Chad Rikansrud: Well I am glad you asked that. I spent 20 years at a financial services company, well over 10 of which was directly involved with mainframe in some way, shape, or form. And the number one risk to the platform, bar none anywhere, everywhere, is talent. We need talent. We need people to be coming out of college, out of tech school, out of high school, looking forward to working on this platform. Like it or not, IBM and this platform are competing for the best and the brightest with every other really cool, new technology, programming language, hardware platform, start up company and so on and so forth. And I think it’s going to be really difficult to recruit people into this. One, because of the perception stuff that we talked about before and people either think the platform doesn’t exist or it’s old, boring legacy technology.

But two, because it’s really hard to get your hands on. It used to be that you’d come out of school and you’d get a job at a company and maybe you’d start back in the tape libraries, right? And then you’d go into operations and then you’d eventually end up as a network and system programmer and that sort of thing. Those days are gone. That chain doesn’t exist anymore and we’ve got to train people up to be coming in at the storage engineer or systems programmer level with maybe six months of on-site training.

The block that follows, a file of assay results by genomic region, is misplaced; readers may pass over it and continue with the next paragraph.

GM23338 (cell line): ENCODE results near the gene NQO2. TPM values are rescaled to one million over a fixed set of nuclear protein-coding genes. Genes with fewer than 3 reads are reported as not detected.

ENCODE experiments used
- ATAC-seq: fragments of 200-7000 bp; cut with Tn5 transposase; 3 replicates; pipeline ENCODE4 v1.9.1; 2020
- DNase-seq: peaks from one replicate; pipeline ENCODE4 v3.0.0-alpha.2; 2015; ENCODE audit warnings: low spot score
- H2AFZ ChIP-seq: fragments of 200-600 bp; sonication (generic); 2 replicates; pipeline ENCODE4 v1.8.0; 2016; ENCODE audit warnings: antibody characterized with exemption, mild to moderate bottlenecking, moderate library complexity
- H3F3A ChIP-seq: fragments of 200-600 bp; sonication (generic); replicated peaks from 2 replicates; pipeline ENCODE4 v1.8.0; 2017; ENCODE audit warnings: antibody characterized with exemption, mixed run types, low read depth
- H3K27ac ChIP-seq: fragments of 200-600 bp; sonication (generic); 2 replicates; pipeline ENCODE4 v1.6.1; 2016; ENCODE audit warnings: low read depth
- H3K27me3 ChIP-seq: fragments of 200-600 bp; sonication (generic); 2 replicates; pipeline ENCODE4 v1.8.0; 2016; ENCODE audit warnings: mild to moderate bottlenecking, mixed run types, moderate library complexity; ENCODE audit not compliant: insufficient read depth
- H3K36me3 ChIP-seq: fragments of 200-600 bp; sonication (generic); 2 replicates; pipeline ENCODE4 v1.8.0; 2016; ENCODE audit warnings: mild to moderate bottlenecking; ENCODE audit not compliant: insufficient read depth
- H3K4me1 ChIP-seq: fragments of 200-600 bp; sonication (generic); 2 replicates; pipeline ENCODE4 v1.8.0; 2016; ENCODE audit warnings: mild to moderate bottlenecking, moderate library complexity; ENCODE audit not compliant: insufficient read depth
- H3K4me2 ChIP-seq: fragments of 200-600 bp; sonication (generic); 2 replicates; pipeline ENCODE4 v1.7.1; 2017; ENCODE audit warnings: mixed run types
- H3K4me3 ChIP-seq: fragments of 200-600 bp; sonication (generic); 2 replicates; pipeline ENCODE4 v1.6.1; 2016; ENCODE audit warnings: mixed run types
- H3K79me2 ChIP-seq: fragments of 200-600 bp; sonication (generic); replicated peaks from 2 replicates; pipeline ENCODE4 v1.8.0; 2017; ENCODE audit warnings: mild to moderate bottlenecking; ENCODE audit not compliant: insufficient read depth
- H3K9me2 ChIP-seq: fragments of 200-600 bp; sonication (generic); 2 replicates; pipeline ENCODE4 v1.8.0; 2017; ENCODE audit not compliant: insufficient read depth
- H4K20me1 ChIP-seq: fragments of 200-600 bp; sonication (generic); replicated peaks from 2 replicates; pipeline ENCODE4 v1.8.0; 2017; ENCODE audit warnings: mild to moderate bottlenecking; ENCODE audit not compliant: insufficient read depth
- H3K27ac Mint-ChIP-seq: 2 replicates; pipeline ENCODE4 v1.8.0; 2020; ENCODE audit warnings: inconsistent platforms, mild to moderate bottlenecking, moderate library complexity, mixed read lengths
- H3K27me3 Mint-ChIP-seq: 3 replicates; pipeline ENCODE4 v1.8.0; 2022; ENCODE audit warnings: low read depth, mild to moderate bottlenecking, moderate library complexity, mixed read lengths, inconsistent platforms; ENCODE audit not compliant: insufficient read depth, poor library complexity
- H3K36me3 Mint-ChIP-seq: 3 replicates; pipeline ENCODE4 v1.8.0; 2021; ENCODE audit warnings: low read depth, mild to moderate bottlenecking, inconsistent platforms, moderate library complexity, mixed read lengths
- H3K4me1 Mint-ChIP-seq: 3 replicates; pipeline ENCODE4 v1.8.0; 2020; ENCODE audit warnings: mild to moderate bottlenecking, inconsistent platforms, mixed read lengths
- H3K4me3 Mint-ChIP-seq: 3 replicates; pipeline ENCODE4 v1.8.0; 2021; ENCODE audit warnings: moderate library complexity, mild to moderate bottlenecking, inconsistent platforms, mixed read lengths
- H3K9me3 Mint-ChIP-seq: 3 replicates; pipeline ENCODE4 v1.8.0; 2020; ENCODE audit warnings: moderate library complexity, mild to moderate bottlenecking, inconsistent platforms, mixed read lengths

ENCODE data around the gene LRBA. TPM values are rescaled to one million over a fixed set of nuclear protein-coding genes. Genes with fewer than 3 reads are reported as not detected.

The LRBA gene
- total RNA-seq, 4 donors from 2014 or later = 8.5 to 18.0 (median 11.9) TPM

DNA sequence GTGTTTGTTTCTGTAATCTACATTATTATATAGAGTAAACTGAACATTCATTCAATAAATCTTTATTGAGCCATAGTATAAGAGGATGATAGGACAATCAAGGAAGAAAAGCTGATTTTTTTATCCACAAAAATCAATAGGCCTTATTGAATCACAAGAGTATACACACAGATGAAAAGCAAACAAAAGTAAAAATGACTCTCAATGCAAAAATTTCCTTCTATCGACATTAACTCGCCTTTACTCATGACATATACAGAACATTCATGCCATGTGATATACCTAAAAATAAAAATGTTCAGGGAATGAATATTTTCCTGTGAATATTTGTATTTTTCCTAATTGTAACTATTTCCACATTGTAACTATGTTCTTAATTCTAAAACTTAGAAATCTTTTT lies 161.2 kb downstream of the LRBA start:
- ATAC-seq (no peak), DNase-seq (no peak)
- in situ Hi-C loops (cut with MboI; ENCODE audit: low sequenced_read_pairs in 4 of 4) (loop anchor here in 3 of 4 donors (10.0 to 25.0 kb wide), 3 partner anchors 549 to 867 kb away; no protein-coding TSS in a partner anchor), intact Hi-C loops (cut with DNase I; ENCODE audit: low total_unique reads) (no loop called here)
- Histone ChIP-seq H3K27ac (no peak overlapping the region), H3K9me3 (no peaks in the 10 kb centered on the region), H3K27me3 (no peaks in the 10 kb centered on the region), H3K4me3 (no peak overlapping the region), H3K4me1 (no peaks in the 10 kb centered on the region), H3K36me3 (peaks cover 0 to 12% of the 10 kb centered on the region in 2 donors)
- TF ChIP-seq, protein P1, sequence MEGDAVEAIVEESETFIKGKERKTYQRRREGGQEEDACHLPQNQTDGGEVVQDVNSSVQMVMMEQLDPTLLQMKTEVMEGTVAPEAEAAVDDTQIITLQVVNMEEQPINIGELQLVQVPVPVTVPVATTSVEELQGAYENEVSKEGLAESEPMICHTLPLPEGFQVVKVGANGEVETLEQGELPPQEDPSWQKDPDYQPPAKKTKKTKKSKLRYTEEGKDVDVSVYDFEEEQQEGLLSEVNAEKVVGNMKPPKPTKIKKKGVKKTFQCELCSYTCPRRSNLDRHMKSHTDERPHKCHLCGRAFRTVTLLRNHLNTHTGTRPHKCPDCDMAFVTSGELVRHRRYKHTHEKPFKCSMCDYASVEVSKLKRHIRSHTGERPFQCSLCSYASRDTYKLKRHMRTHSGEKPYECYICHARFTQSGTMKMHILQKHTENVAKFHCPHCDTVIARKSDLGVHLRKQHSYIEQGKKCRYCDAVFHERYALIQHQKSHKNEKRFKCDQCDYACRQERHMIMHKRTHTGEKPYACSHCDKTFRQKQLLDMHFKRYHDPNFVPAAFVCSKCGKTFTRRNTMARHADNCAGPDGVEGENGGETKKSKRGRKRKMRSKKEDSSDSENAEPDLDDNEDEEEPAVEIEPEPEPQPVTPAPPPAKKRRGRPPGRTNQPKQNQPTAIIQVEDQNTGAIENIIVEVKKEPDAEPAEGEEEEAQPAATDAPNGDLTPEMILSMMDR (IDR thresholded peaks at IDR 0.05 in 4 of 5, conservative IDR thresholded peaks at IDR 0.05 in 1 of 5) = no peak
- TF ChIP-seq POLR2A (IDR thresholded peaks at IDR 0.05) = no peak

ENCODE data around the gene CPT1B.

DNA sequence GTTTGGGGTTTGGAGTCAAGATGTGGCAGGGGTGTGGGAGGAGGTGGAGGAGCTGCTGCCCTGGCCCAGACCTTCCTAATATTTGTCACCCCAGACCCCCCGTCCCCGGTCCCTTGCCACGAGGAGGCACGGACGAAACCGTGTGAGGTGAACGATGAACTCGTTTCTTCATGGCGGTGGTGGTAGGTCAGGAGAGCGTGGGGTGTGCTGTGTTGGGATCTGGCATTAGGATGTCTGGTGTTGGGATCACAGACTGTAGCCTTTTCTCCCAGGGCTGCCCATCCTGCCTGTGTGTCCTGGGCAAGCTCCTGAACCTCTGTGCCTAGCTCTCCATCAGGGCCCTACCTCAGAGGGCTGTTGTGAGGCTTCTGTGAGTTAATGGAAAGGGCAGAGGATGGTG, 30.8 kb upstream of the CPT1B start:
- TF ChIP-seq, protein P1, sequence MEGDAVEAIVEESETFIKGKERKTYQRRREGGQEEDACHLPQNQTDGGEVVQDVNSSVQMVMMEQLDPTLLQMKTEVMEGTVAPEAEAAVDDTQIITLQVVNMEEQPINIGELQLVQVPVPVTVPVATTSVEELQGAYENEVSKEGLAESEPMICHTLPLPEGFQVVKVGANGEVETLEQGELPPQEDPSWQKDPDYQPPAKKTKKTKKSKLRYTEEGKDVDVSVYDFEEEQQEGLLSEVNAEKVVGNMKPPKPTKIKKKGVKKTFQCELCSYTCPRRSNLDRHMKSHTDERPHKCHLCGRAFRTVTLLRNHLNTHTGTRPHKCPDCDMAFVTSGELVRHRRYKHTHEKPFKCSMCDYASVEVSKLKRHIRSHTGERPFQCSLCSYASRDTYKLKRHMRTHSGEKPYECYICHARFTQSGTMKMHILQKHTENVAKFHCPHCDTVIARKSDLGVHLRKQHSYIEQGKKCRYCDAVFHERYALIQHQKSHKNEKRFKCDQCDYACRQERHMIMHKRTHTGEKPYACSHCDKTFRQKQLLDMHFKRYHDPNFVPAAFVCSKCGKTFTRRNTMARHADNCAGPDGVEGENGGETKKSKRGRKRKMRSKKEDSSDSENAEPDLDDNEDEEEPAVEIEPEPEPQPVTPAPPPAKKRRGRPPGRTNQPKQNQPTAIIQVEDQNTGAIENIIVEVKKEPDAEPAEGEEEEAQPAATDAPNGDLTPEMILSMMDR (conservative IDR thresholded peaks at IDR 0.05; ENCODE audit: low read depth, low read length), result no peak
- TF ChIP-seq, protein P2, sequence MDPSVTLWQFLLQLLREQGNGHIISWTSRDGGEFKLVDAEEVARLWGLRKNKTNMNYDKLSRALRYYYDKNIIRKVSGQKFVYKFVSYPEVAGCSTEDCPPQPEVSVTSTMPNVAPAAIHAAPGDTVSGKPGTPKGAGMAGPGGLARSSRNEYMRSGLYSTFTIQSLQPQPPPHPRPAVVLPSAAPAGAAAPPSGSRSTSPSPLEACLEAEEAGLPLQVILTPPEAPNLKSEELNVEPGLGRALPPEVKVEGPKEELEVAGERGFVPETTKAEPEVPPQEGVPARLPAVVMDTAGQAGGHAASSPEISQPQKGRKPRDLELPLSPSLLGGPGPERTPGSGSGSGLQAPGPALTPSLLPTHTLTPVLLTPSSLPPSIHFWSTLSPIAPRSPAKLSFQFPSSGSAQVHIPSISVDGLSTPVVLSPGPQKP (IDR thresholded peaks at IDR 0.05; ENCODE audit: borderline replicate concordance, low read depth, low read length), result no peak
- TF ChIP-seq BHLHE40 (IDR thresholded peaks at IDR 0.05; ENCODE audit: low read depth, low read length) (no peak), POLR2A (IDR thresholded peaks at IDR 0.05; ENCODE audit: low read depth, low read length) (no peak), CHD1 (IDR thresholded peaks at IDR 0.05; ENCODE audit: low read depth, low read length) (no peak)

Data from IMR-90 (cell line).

But the issue isn’t that we can’t train them, the issue is that they don’t know about it or they’re not excited about it coming out of school because they have all this other stuff, because it’s really hard … I always use this example. If I were a kid in high school today trying to figure out what I wanted to do and I knew I wanted to be in tech, I could download just about any operating system there is. I could go buy for a few hundred bucks a computer, that sort of thing, play with them all from VMware to Windows to Linux. The only reason I would think about doing mainframe is if I knew somebody who was already in it. There just aren’t that many of them.

So I think what we’ve got to do as an industry is really figure out how do we cast a really wide net to get some of those folks in there so that we can continue to keep it a viable platform.